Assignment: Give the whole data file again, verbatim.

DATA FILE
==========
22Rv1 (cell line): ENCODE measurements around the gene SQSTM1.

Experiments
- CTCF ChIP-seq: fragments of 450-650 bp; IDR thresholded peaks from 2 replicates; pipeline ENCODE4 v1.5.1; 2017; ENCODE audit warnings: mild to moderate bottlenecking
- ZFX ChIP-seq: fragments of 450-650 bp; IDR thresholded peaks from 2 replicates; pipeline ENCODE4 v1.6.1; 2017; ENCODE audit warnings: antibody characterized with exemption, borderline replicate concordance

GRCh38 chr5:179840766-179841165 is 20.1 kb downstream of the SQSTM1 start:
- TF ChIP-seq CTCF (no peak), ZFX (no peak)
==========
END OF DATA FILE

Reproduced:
22Rv1 (cell line): ENCODE measurements around the gene SQSTM1.

Experiments
- CTCF ChIP-seq: fragments of 450-650 bp; IDR thresholded peaks from 2 replicates; pipeline ENCODE4 v1.5.1; 2017; ENCODE audit warnings: mild to moderate bottlenecking
- ZFX ChIP-seq: fragments of 450-650 bp; IDR thresholded peaks from 2 replicates; pipeline ENCODE4 v1.6.1; 2017; ENCODE audit warnings: antibody characterized with exemption, borderline replicate concordance

GRCh38 chr5:179840766-179841165 is 20.1 kb downstream of the SQSTM1 start:
- TF ChIP-seq CTCF (no peak), ZFX (no peak)